MARKETING/SOCIAL MEDIA

Allen Edmonds’ ‘Gone in Seconds’ online promotion

BY Marianne Wilson

Port Washington, Wis. — Allen Edmonds, the 93-year-old premium men’s shoe brand, is embracing the digital age.

The company is offering its first-ever “Factory Seconds” flash sale on its web site. The seven-day-long sale starts June 26 and ends on July 2.

“Our quality standards are incredibly high; and because over 100 craftspeople touch every shoe as it’s being cut, sewn, lasted, soled, burnished and finished — we have a small percentage of shoes that don’t meet our exacting standards but come very close,” said Jim Kass, head of manufacturing. “At Allen Edmonds, we refer to these blemishes as ‘Factory Seconds’, or F2s.”

The flash sale will include a range of styles, although sizes, colors and inventory amounts are limited. Prices will be offered at a discount of almost 50% off first quality pricing and substantially below standard outlet pricing.

“The pricing makes these shoes affordable to everyone including men starting their careers or in need of their first pair of interview shoes,” said Colin Hall, chief marketing officer. “At these prices, we fully expect the shoes to sell-through quickly, which is why we branded it the “Gone in Seconds Sale.”

keyboard_arrow_downCOMMENTS

Leave a Reply

No comments found

Polls

Consumer confidence is high. Is that reflected in your stores’ revenues?

View Results

Loading ... Loading ...
REAL ESTATE

Bass Pro Shops on expansion track

BY Marianne Wilson

New York — Bass Pro Shops will soon be fishing for new customers in Florida. The fast-growing chain is on track to open its 10th location, in Tampa Bay.

Read more here.

keyboard_arrow_downCOMMENTS

Leave a Reply

No comments found

Polls

Consumer confidence is high. Is that reflected in your stores’ revenues?

View Results

Loading ... Loading ...
News

Nielsen navigating new package design territory

BY CSA STAFF

Nielsen knows what makes brand marketing effective and now the company is applying its consumer communications expertise to the world of packaging.

Nielsen Design Navigator is the name of a new creative enablement tool the company contends helps marketers improve the in-market effectiveness of package design.

Nielsen is known as a leader in marketing effectiveness, innovation forecasting and in-market success but the introduction of the Design Navigator is new territory. Why the company has made the move is understandable.

According to industry data cited by Nielsen, as much as 90% of new package designs fail to deliver a measurable sales increase – and 50% of in-market designs actually hurt brand equity.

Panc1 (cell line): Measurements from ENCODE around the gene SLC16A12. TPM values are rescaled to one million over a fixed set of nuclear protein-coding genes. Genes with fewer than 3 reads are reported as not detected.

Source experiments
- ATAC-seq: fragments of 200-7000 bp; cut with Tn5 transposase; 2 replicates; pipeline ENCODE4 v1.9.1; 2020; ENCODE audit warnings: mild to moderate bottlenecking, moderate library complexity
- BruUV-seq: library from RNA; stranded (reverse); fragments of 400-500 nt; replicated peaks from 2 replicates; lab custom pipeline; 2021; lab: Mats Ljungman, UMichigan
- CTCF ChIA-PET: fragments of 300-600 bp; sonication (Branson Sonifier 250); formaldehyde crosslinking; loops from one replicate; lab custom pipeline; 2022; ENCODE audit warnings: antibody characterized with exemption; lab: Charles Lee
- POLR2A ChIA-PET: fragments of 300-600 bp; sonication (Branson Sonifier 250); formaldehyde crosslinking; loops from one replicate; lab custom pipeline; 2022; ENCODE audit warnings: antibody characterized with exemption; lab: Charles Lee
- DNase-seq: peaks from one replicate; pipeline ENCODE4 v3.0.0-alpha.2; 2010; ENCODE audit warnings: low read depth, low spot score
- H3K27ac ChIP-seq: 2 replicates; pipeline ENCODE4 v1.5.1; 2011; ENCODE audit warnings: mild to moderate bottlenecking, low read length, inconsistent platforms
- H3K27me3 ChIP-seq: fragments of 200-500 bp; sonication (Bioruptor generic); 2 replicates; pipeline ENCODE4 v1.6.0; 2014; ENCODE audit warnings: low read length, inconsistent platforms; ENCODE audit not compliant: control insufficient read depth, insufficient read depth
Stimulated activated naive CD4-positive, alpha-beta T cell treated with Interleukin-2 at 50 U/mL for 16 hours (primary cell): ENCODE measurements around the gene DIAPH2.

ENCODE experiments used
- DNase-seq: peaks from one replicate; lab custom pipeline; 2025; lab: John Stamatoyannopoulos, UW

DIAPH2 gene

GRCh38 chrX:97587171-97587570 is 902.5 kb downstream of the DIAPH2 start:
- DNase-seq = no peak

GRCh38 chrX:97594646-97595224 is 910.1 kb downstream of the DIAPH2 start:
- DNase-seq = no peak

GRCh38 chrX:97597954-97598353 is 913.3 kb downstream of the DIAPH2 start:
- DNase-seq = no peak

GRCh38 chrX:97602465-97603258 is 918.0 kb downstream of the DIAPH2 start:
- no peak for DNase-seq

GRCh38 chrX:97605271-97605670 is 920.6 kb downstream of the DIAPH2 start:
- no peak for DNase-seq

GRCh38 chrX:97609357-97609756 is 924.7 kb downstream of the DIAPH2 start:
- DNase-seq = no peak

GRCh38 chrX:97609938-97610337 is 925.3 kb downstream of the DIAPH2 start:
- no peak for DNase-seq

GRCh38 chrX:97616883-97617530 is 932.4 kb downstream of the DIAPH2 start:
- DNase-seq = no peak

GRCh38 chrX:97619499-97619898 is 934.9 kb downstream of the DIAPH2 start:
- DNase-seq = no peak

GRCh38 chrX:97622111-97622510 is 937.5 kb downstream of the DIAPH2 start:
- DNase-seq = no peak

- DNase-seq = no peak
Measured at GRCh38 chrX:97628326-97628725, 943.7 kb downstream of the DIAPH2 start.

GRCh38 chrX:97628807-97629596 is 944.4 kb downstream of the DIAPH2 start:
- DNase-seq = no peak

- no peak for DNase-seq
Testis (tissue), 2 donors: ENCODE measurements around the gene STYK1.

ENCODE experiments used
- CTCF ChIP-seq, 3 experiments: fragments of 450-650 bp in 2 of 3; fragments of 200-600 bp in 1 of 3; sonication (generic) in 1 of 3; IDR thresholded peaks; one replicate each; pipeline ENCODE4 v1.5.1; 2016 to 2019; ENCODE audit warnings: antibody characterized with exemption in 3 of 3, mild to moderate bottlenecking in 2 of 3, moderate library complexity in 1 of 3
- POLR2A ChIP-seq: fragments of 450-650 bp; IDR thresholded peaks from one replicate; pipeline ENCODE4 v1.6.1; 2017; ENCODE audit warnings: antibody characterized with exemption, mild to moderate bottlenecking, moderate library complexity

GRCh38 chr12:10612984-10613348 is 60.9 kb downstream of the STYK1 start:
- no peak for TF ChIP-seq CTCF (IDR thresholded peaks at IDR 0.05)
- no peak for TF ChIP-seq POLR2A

“Design is one of the most underleveraged marketing tools because of the uncertainty built into the process and absence of metrics to track results,” said Andrew Somosi, executive vice president of product leadership at Nielsen. “Solutions such as Nielsen Design Navigator have the power to change the design packaging game by empowering CMOs to view their package design work like they do advertising or social media – as a marketing investment with a clear and measurable financial return.”

Nielsen’s Design Navigator draws on patented technologies developed by recently acquired Affinnova to solve the central issues of the current design process. It does that by enabling brands and designers to explore a much broader range of early stage design concepts and objectively asses them based on visual stand out, consumer preference and brand equity.

These consumer-driven analytics provide unprecedented clarity for marketers, helping them identify design routes that will have the largest brand and financial impact, according to Nielsen. The bottom line for brand marketers and designers is they can more reliably and consistently launch more effective package designs for new products or re-launched brands.

The launch of Nielsen Design Navigator was announced at Nielsen’s annual Consumer 360 Conference which was recently held in Washington D.C.

keyboard_arrow_downCOMMENTS

Leave a Reply

No comments found

Polls

Consumer confidence is high. Is that reflected in your stores’ revenues?

View Results

Loading ... Loading ...